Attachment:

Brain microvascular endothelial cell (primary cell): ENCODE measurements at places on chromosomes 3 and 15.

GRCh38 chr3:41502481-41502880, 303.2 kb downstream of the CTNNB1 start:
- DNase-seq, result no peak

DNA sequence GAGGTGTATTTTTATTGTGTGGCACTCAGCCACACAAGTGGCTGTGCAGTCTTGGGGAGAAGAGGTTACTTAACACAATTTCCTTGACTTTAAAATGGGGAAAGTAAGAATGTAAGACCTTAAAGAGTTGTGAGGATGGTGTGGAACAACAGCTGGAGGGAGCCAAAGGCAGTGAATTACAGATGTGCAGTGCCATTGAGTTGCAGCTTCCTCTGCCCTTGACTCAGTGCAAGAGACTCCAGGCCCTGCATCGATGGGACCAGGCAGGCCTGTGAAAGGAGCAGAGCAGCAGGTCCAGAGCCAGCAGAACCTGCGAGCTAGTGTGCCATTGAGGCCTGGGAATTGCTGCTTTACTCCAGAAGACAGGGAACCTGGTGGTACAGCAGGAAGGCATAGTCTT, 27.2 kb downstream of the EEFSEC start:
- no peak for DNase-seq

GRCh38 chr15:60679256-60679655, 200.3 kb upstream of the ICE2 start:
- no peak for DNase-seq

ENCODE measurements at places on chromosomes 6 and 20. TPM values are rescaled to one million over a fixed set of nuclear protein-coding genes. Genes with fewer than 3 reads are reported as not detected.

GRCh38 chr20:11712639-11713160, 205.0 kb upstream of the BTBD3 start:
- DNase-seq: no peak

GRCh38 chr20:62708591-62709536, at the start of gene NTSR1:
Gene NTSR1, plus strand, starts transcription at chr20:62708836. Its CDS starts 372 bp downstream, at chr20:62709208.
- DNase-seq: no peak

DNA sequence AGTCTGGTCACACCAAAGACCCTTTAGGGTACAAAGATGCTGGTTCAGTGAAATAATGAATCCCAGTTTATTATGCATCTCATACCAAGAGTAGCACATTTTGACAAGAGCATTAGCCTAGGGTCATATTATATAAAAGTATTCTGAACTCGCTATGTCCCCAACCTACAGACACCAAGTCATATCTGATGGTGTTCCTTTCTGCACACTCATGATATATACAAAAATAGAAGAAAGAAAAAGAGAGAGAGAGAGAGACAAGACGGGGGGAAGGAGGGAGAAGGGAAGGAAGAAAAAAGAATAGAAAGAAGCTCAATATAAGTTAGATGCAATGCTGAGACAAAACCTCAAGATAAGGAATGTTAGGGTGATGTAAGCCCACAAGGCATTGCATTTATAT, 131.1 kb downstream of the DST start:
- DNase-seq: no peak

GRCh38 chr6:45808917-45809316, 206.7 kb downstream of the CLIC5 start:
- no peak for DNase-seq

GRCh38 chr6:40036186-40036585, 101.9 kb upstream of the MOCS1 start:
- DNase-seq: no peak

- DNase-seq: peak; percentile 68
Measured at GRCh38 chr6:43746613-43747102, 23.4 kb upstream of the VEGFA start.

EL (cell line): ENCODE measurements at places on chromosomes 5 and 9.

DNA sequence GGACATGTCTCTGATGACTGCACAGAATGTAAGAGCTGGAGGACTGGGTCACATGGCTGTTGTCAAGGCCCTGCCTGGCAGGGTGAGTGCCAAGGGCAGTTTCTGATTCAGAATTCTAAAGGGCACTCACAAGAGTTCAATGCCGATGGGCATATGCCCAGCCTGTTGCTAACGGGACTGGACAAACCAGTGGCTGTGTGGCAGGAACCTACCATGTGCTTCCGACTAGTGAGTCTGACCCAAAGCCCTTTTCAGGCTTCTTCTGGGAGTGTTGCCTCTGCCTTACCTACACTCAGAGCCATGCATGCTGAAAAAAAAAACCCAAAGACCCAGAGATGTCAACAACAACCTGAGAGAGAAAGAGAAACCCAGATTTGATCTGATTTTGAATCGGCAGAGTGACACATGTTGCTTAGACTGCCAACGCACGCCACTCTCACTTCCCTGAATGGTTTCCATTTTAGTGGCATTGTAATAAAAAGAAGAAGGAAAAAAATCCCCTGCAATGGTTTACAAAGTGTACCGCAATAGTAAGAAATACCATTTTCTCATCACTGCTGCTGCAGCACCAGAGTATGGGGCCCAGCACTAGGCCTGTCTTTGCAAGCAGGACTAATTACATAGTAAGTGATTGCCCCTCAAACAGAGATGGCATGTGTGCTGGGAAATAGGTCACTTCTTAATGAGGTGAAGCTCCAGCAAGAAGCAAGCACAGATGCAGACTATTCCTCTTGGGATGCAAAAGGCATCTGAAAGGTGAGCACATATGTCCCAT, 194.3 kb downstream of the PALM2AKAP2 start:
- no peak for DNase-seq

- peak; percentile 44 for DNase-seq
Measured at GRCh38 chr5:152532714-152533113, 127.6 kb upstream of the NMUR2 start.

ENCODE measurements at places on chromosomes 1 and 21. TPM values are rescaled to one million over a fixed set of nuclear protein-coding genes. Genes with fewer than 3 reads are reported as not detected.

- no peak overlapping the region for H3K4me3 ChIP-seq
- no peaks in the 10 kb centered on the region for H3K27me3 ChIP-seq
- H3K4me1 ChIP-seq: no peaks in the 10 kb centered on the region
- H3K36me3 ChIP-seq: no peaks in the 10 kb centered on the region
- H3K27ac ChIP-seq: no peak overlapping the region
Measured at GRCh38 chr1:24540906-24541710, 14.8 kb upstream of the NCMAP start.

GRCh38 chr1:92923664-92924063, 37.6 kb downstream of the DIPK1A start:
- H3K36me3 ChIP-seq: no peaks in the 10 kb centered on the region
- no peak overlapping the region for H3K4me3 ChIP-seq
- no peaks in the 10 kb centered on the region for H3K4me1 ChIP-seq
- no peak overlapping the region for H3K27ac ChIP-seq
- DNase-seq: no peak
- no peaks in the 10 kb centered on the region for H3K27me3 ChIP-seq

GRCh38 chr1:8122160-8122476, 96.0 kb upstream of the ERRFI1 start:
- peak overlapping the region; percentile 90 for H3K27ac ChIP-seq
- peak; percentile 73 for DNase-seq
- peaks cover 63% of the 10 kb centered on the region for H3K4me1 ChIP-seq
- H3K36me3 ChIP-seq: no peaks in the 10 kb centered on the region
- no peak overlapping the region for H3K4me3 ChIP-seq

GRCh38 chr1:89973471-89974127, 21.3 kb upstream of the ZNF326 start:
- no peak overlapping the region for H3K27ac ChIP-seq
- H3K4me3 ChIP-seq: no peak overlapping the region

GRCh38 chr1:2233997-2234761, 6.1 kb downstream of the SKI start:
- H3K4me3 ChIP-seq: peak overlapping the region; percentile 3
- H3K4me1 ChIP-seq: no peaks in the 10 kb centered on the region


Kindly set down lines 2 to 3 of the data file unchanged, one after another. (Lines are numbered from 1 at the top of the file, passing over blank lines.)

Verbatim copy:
GRCh38 chr3:41502481-41502880, 303.2 kb downstream of the CTNNB1 start:
- DNase-seq, result no peak